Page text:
Editor’s note: This was written following the Bengals’ first preseason game, but with the release of starting safety George Iloka on Aug. 19, Bates now is set to become a rookie-year starter for the Bengals. In that light, this just became a lot more interesting.
He didn’t play during Chicago’s opening possession, but safety Jessie Bates joined the first-team defense within the first seven minutes of the Bengals’ preseason opener. Bates, currently listed as Cincinnati’s backup free safety, played 29 snaps on Thursday.
Starting FS George Iloka re-entered the game early in the second quarter at strong safety alongside Bates. Pre-draft analysis on Bates included phrases like “quick in coverage transitions,” “impressive fluidity,” “instinctive,” and “pattern recognition.”
“I think he does have range,” said defensive backs coach Robert Livingston after Cincinnati selected Bates in the second-round this year. “He does have versatility... His pure athleticism probably shows when he has it. He knows what to do. He can track the ball well, which is what you like.”
Many of these attributes surfaced last Thursday.
With 2:16 remaining in the first, Bears quarterback Chase Daniel flipped a swing pass to running back Taquan Mizzell. Bates watched the play develop — he was either in man coverage against Mizzell or tight end Adam Sheehen — and attacked Mizzell once Daniel committed. Bates broke down and forced Mizzell to redirect upfield, where linebacker Jordan Evans joined Bates in giving Chicago’s running back a monstrous hug.
“The biggest thing for him is handling the different ins and outs of the game — the situation, the down and distance, field position and all those things,” Marvin Lewis said Tuesday. “We have been pushing him in (the game) early, and you want to see him take command when he has to take command. He could end up being the guy back there real quick. You have to keep urging Jessie to move forward.”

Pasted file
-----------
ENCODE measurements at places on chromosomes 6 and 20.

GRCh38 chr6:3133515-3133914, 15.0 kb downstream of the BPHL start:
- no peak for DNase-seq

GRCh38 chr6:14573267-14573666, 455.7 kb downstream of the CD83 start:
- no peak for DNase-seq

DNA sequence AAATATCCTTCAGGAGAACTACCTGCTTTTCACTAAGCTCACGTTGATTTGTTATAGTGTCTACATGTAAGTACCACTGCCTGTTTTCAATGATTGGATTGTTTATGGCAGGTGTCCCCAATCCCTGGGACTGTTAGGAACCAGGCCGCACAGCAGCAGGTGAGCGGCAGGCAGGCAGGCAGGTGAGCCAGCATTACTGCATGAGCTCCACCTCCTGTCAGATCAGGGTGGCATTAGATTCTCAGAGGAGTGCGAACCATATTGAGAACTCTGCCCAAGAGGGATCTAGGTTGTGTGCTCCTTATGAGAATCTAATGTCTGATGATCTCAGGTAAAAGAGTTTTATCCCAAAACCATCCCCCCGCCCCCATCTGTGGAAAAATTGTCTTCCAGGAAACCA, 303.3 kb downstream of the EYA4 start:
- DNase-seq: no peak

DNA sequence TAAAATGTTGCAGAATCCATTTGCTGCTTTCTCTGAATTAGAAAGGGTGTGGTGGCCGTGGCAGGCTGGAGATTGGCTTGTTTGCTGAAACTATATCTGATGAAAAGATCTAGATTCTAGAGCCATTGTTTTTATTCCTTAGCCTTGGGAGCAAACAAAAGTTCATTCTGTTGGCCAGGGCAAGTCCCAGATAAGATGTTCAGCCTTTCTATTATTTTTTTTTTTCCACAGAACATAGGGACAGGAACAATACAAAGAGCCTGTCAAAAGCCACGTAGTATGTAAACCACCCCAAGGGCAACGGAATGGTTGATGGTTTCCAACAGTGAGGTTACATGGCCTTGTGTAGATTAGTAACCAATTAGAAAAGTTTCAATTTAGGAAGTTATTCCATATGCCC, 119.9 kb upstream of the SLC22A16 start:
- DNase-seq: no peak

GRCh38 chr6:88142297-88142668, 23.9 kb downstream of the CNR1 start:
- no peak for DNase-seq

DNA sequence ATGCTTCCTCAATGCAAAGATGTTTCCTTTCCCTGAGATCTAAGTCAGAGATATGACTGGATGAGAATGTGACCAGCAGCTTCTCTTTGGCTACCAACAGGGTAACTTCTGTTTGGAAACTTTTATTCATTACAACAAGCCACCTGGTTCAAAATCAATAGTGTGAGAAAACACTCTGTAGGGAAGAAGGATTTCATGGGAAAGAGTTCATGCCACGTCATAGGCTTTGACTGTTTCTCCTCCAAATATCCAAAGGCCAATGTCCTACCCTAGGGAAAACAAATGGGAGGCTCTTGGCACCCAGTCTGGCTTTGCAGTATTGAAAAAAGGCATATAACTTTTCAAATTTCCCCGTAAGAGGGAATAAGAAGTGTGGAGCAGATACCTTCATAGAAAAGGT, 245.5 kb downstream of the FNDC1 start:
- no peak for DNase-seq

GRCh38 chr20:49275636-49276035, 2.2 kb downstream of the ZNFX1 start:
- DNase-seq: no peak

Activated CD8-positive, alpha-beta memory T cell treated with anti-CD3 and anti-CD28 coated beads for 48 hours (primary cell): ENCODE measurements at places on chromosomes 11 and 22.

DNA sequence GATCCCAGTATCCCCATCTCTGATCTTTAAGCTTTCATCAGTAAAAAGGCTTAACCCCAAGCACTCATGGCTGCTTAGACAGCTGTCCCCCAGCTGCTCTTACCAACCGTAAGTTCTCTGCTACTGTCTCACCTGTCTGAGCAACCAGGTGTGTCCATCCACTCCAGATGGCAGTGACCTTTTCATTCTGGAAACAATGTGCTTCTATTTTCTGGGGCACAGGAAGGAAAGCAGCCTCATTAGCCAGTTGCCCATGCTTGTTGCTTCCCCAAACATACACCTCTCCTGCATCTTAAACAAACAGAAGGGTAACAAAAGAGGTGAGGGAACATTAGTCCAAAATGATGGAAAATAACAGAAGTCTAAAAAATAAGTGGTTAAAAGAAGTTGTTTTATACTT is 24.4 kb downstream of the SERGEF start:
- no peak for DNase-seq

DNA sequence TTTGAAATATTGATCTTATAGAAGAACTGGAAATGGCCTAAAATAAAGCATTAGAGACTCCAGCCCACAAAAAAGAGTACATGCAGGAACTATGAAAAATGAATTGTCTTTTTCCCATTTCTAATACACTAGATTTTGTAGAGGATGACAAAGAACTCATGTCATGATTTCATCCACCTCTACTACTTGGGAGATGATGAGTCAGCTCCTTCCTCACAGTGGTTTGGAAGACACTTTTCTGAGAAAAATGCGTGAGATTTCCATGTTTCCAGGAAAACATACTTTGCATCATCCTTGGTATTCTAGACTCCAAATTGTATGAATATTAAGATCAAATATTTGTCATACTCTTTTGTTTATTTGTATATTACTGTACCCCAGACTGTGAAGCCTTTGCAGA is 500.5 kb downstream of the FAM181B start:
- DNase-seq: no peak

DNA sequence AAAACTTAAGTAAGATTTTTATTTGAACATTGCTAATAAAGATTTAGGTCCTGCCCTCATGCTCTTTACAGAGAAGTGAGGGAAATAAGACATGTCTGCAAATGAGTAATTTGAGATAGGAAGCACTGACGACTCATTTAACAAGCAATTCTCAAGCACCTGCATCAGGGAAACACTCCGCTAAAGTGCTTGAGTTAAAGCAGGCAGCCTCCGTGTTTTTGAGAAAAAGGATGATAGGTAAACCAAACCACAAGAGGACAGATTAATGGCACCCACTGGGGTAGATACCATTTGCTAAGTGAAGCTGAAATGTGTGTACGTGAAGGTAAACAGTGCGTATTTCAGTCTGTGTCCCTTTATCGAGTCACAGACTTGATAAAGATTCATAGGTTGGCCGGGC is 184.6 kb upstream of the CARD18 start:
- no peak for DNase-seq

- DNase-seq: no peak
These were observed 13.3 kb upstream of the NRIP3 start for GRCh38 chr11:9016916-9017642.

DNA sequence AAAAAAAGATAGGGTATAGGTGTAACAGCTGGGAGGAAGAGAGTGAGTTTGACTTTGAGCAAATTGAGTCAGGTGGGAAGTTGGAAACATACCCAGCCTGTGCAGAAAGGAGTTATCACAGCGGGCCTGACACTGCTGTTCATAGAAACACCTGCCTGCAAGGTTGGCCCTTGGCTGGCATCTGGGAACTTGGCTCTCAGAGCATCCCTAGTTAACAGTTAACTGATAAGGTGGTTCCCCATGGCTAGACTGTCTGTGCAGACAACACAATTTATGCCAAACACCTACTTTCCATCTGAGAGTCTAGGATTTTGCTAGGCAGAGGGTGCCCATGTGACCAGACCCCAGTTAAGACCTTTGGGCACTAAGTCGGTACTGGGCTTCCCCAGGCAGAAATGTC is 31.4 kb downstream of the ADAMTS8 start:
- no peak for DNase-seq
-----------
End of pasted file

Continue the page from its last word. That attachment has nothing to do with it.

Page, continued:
Let’s fast-forward to the 13:39 mark in the second quarter. Chicago, on Cincinnati’s 11-yard line, is threatening. Daniel secures the shotgun snap and hands off to Mizzell, who drunkenly avoids Ryan Glasgow, accelerates past Sam Hubbard, navigates around a James Daniels block on Chris Baker, and finds a clear path toward the endzone.
One man stood in his way.
OK, so Bates absorbed a pretty big hit, but as the last line of defense he did his job. The mothership pointed out this play specifically in a recent blurb on Bates’ progress.
He got his first big hit out of the way in last Thursday’s pre-season opener. Even Bates has been wondering about that, not because he can’t do it but because he felt he took some poor tackling angles during his last season at Wake Forest and wants to improve. When Bears running back Taquan Mizzell squirted up the middle in the red zone during the second quarter, Bates hit the 185-pound Mizzell the way a 205-pounder is supposed to hit another little guy and stopped him at the Bengals 3 to keep an eight-yard burst eight yards.
“There’s a small sample of everything, but he’s been good,” Livingston said. “You look at that play. Except for maybe one or two plays in practice, that’s the first time he’s tackled someone in about seven months and he stepped up in the gap. So far, so good.”
The second-round safety posted two tackles and allowed one reception for three yards.
Chicago nearly hit a big play with 7:22 remaining in the second. Daniel found Javon Wims over the middle. This is an example where reviewing plays can get tricky. Was Bates slow to pick up Wims in zone coverage, or did Hardy Nickerson release Wims too soon? Without knowing what the play call was (it looked like Cover 4), it’s difficult to say.
Cincinnati may have found a gem in Bates, and the coaching staff seems eager to see more of him.
Frankly, so are we.